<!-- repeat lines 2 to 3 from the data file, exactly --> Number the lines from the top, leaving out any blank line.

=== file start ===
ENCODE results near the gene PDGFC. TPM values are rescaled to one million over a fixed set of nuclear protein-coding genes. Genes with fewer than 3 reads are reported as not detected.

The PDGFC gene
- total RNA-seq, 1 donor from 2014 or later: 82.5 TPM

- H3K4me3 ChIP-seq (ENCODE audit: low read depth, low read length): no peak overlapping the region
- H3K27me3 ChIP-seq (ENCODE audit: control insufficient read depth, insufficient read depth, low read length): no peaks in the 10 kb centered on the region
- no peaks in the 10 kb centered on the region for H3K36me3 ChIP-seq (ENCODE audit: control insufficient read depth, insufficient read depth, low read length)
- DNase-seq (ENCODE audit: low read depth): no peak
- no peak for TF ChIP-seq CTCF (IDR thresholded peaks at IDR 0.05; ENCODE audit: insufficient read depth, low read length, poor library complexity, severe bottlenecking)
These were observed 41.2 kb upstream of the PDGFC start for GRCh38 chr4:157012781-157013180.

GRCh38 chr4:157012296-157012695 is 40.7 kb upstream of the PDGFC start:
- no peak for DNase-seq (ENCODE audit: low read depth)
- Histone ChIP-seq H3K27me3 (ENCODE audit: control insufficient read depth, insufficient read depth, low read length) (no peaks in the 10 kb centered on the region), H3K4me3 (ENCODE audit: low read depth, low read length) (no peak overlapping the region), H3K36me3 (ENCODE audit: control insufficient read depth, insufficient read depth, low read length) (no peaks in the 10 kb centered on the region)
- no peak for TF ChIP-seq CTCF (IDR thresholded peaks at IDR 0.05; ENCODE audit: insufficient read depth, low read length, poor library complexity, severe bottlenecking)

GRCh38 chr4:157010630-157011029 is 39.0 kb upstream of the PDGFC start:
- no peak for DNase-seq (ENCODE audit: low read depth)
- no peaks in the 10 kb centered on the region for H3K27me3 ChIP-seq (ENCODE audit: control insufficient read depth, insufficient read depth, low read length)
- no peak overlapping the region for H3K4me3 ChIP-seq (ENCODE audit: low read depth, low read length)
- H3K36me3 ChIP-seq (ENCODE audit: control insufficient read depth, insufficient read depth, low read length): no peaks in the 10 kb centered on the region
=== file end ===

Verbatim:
The PDGFC gene
- total RNA-seq, 1 donor from 2014 or later: 82.5 TPM